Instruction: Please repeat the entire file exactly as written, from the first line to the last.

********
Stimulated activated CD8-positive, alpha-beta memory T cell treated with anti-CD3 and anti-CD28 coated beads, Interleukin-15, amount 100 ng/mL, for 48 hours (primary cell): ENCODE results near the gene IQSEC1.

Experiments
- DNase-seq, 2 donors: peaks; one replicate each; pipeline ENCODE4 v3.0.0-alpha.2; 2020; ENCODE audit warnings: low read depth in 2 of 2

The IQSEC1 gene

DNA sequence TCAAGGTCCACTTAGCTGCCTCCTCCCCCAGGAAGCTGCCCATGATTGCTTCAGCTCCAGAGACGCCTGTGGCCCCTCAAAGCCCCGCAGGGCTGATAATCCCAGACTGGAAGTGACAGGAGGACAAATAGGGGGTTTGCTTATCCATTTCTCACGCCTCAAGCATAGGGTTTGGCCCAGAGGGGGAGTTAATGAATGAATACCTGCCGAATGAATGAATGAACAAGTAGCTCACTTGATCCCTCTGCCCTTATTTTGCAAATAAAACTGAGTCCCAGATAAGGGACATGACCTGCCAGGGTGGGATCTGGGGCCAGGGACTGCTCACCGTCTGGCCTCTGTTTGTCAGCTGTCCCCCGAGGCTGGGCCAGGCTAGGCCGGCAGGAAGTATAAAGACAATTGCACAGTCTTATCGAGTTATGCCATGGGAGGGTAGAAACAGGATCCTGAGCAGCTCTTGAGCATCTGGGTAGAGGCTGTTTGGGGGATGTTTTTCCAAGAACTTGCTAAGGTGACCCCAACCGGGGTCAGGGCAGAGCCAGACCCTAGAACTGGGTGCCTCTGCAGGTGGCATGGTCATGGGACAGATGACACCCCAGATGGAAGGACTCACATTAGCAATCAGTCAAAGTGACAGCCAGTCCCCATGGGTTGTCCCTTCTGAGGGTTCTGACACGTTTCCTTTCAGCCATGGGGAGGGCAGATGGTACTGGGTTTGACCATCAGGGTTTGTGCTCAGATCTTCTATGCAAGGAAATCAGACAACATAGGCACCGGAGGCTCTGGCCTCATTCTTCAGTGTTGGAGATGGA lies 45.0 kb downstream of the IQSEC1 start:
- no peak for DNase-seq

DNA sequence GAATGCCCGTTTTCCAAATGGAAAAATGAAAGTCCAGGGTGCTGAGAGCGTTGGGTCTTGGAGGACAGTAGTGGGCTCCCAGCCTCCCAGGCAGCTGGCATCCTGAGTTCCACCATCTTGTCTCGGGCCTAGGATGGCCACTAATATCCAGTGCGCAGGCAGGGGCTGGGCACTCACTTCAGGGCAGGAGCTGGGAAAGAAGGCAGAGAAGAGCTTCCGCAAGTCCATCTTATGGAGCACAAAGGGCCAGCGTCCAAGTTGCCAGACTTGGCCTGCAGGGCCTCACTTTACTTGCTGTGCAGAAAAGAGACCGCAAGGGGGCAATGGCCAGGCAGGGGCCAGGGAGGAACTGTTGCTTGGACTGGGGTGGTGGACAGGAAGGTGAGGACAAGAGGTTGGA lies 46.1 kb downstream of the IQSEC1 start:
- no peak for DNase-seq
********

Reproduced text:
Stimulated activated CD8-positive, alpha-beta memory T cell treated with anti-CD3 and anti-CD28 coated beads, Interleukin-15, amount 100 ng/mL, for 48 hours (primary cell): ENCODE results near the gene IQSEC1.

Experiments
- DNase-seq, 2 donors: peaks; one replicate each; pipeline ENCODE4 v3.0.0-alpha.2; 2020; ENCODE audit warnings: low read depth in 2 of 2

The IQSEC1 gene

DNA sequence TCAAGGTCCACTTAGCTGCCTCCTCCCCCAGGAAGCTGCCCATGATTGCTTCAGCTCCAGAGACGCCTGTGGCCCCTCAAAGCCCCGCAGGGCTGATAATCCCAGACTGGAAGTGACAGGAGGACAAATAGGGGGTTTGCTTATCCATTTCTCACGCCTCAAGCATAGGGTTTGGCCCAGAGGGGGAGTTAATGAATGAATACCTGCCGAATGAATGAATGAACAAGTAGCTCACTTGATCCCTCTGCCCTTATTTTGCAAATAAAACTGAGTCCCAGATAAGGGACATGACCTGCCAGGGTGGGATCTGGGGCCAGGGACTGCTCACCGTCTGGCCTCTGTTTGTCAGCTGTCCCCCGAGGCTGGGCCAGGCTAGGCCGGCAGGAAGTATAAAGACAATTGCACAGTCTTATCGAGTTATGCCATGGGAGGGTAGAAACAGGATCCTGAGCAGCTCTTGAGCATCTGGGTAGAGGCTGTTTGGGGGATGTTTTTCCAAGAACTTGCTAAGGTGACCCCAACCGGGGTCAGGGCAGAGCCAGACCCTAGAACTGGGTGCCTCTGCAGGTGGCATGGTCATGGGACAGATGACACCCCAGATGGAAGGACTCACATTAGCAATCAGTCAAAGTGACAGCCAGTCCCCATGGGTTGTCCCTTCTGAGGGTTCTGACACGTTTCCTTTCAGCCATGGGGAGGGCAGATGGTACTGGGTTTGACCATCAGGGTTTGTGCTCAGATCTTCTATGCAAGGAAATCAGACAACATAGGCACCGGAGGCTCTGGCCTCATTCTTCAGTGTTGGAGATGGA lies 45.0 kb downstream of the IQSEC1 start:
- no peak for DNase-seq

DNA sequence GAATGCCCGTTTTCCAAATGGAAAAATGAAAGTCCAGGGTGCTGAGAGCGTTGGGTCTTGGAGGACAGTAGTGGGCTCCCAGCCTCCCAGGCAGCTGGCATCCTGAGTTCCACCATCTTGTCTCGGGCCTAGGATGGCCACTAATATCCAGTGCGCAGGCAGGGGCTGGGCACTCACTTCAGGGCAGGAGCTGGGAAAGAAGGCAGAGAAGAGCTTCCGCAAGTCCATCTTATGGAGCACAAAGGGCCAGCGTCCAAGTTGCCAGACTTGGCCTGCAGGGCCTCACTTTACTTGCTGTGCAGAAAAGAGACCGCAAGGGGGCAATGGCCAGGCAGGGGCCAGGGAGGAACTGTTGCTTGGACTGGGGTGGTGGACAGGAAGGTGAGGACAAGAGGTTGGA lies 46.1 kb downstream of the IQSEC1 start:
- no peak for DNase-seq